A case in point: During my last assignment as an engine company captain, our crew was issued a new automatic fog nozzle for our deck gun. Although we typically kept a set of stacked smooth bore tips and a stream shaper on the monitor, our department also issues each pumper a fog nozzle, which allows the company officer to select the appropriate tool for the task at hand. As with any new piece of equipment, we set aside some training time for that shift to become familiar with the nozzle’s operation and capabilities. At the time, my engine shared a house with a quint company. Their engineer (driver), Mike, was one of our department’s sharpest pump operators. He was my designated “think outside the box” guy, and his questions or observations would often spark an entire training session.

As we looked over the new nozzle, Mike asked an interesting question: “If this is an automatic nozzle, how do we know how much water we’re flowing? With our smooth bore and fixed-gallonage master stream nozzles, we know that we should get a certain gpm discharge at the proper nozzle pressure. However, this nozzle is rated 500 to 1,250 gpm with a 200 pound-per-square-inch (psi) maximum. What will our flow be at 80 psi?”

Now, at that time, our department had used automatic handline nozzles for more than 25 years, and our engineers were accustomed to the calculations required to achieve a variety of fire flows with both 1¾- and 2½-inch hose. However, common friction loss formulas for hose, such as CQ2L, and friction loss rules of thumb aren’t applicable when pumping to an apparatus-mounted monitor.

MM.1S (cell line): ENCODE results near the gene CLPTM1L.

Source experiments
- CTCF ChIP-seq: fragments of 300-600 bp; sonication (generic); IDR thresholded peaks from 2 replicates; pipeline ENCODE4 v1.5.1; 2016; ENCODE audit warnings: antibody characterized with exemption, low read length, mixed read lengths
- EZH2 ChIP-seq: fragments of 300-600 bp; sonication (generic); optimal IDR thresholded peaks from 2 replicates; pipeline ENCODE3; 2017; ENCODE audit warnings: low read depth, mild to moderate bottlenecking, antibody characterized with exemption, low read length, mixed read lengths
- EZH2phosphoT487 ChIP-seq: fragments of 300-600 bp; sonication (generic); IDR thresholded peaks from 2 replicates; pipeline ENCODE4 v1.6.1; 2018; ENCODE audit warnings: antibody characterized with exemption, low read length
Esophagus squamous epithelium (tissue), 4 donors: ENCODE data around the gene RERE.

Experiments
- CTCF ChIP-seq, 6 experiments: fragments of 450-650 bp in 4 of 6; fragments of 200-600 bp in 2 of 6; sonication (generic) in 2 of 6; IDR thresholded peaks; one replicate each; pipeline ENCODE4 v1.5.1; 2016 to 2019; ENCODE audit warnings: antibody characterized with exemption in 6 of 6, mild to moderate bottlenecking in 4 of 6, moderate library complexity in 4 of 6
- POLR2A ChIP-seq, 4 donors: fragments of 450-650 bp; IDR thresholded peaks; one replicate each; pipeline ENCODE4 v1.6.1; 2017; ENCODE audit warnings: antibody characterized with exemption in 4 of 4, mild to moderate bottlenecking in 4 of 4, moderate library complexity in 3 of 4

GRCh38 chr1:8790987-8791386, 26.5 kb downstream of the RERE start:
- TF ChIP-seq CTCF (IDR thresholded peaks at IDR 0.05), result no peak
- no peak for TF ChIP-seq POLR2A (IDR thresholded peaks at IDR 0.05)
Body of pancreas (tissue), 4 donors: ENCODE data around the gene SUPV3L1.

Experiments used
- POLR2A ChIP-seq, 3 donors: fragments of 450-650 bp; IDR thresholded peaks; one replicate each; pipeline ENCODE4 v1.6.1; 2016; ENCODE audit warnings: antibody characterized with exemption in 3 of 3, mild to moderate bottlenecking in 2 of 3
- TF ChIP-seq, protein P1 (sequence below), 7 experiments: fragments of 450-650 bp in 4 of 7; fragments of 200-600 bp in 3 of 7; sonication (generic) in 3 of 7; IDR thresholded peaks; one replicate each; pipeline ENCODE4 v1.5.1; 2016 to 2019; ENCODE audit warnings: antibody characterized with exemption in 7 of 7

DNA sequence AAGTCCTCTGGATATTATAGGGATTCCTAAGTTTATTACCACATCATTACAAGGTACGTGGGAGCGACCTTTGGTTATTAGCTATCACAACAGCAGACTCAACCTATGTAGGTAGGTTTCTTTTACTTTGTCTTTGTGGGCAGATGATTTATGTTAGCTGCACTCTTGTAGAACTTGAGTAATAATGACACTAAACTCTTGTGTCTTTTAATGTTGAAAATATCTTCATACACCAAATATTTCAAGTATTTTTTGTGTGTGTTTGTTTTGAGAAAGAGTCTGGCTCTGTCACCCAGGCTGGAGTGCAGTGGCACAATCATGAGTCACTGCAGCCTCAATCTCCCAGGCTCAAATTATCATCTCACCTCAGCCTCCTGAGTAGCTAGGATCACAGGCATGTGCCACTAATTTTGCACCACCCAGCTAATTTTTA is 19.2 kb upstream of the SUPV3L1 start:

As we thought about it, however, we realized that by measuring the friction loss between the deck gun’s discharge gauge and a smooth bore nozzle’s tip at a variety of flows, we could use the same principles to calculate target flows for the automatic master stream nozzle. Once we had the theory figured out, the procedure was pretty straightforward. The only tool we needed was a handheld pitot gauge. Before moving on, though, let’s take a closer look at why this concept works.

Theory

Fixed-gallonage fog nozzles and smooth bore tips are designed to produce a given volume of water at a specified pressure. In the case of master stream nozzles, the standard pressure is 80 psi. Unfortunately, the deck gun discharge gauges on fire apparatus do not take their pressure readings at the tip or even at the base of the master stream nozzle. Instead, they read the pressure in the deck gun’s discharge pipe as it leaves the pump discharge manifold (photo 2). As a result, the pressure at the nozzle can be well below the one shown on the discharge gauge. The longer the discharge pipe is and the more bends it has, the greater the pressure loss will be (photo 3).

Master stream appliances also have a certain amount of built-in friction loss. One common deck gun model has an advertised friction loss range from 3 psi at 400 gpm up to 25 psi at 1,200 gpm. Other monitors have similar ratings. Both the piping and appliance losses must be factored into the calculations.

A fundamental rule of hydraulics is that friction loss increases with volume (flow). As the deck gun’s flow rate increases, so does the friction loss between the gauge’s pressure tap and the nozzle. For example, with a 1¼-inch smooth bore tip flowing 400 gpm, the tip pressure and the discharge gauge readings in our test were both 80 psi, which means there was almost no pressure loss between the discharge manifold and the nozzle. However, a 1¾-inch smooth bore tip flowing 800 gpm required 95 psi on the discharge gauge to maintain 80 psi at the nozzle, which indicated a loss of 15 psi in the pipe and appliance. By measuring this pressure differential at various standard flow rates, we can determine the proper pump discharge pressure (PDP) needed to deliver 80 psi at the nozzle tip regardless of nozzle type. So, how do we go about doing all this?